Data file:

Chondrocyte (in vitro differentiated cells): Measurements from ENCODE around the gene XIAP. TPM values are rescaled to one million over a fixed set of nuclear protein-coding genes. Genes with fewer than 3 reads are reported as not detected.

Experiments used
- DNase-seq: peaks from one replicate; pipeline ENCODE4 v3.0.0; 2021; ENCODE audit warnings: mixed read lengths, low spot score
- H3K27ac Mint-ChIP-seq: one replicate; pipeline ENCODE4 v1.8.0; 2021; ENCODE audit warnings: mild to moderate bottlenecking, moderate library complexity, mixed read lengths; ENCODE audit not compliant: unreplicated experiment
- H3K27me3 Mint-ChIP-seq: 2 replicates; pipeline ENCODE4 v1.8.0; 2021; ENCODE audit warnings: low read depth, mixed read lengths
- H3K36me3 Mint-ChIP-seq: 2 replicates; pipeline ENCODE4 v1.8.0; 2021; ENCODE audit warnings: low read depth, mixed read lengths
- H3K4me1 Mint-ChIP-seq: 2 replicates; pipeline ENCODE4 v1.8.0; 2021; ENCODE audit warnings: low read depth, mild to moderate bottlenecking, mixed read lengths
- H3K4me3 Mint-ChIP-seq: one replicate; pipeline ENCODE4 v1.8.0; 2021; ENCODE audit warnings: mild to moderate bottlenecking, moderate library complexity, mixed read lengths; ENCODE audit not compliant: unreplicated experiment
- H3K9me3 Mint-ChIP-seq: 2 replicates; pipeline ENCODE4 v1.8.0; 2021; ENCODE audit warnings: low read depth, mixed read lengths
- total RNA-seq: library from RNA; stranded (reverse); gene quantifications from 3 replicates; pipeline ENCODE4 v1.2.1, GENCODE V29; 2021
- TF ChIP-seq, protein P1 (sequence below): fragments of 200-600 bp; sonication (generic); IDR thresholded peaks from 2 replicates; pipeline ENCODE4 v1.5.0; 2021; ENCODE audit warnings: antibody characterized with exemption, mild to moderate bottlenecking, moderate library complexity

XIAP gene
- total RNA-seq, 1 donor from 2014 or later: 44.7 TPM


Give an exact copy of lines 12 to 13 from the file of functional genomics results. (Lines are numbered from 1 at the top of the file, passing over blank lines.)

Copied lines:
XIAP gene
- total RNA-seq, 1 donor from 2014 or later: 44.7 TPM